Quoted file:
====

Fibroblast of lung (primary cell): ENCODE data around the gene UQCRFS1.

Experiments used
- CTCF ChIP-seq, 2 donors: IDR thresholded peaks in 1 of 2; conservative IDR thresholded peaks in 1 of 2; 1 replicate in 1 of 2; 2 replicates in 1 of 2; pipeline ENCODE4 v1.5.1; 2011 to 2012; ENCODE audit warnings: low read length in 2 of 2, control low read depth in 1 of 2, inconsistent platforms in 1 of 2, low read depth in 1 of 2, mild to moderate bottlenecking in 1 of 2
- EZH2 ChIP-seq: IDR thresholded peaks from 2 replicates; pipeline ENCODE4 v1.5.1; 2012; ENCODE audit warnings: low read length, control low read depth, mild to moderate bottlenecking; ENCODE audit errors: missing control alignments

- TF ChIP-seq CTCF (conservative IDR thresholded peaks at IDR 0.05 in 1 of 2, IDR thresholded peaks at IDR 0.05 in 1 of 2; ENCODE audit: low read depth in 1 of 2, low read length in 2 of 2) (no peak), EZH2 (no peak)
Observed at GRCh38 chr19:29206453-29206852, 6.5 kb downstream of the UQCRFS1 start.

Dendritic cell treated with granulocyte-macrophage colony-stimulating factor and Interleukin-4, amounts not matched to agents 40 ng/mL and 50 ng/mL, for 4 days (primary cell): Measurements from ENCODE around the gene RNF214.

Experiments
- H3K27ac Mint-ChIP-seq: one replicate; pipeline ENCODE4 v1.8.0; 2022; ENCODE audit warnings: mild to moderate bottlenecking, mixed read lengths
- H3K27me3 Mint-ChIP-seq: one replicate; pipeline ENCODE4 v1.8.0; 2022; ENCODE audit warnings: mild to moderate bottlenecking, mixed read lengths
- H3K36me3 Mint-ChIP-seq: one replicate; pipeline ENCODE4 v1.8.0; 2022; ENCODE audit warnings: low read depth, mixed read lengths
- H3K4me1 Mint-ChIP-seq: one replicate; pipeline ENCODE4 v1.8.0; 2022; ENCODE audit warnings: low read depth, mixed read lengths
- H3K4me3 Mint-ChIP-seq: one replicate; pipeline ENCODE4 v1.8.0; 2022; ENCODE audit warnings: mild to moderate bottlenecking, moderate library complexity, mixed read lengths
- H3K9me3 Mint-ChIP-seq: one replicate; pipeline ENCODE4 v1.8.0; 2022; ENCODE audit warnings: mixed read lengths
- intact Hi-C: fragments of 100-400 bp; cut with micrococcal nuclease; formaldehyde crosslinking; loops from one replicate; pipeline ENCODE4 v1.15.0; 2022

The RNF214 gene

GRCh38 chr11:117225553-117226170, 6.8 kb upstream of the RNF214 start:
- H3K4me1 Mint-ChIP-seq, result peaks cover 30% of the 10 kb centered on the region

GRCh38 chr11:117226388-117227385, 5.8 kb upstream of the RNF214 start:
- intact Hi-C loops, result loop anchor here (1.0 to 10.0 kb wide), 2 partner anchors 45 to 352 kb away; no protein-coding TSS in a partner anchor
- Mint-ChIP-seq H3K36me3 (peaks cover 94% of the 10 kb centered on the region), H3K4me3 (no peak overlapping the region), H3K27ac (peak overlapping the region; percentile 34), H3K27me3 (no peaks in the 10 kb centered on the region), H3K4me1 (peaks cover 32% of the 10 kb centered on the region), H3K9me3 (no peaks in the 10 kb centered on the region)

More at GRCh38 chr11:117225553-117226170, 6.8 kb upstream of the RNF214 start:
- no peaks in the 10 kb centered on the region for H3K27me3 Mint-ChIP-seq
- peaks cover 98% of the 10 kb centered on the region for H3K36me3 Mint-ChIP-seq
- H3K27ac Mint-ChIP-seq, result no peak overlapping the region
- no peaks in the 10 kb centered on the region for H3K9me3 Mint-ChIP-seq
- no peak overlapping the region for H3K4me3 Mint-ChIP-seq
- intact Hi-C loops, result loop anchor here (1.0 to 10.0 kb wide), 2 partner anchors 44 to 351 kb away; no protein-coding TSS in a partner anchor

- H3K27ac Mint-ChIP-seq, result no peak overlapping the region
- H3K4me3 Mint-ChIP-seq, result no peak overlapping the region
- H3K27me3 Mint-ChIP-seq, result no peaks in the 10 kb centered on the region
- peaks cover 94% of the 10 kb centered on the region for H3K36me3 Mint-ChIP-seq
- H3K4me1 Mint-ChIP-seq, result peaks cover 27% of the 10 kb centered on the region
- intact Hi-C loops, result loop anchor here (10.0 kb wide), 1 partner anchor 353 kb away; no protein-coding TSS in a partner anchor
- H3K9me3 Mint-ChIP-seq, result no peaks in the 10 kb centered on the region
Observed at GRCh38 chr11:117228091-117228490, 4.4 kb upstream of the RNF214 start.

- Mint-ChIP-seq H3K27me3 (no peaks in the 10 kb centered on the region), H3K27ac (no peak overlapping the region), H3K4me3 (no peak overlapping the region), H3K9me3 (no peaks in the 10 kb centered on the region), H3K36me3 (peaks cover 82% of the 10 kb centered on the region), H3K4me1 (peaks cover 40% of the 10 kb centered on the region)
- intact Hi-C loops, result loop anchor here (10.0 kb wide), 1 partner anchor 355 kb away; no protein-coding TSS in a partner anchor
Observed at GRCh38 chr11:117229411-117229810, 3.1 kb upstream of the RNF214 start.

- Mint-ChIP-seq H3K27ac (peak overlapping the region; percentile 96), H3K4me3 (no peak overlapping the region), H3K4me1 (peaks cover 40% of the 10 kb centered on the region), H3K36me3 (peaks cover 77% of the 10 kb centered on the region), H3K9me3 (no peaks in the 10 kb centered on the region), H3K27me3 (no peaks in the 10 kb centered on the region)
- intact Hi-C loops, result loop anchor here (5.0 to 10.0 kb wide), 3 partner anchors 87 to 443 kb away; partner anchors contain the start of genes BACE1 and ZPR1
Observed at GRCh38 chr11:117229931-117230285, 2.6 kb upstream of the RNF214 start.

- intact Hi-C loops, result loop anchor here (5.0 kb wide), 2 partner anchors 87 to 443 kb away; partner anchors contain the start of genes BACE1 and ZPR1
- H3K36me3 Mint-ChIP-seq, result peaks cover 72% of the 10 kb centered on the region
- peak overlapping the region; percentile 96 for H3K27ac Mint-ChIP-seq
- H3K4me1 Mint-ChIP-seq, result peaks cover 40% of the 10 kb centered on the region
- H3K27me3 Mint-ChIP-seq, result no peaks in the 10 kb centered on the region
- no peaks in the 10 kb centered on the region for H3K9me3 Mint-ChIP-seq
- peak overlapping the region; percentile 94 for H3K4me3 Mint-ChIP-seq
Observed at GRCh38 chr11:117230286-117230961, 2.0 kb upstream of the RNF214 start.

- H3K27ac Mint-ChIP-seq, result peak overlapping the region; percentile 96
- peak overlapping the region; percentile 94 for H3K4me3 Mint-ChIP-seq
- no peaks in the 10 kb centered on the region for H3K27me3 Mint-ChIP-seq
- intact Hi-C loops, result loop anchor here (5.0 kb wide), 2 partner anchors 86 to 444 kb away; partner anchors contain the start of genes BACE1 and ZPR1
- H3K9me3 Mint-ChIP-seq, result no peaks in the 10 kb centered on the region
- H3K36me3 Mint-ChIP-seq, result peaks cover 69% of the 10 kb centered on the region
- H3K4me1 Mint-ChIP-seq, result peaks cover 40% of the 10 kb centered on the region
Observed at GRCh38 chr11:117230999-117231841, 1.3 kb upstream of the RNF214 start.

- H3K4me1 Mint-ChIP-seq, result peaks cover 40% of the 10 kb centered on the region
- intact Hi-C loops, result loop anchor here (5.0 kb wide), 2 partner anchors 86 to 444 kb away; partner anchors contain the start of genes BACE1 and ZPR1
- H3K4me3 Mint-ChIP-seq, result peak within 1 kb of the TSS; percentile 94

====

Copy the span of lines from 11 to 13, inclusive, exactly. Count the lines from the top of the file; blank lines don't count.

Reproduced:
- H3K36me3 Mint-ChIP-seq: one replicate; pipeline ENCODE4 v1.8.0; 2022; ENCODE audit warnings: low read depth, mixed read lengths
- H3K4me1 Mint-ChIP-seq: one replicate; pipeline ENCODE4 v1.8.0; 2022; ENCODE audit warnings: low read depth, mixed read lengths
- H3K4me3 Mint-ChIP-seq: one replicate; pipeline ENCODE4 v1.8.0; 2022; ENCODE audit warnings: mild to moderate bottlenecking, moderate library complexity, mixed read lengths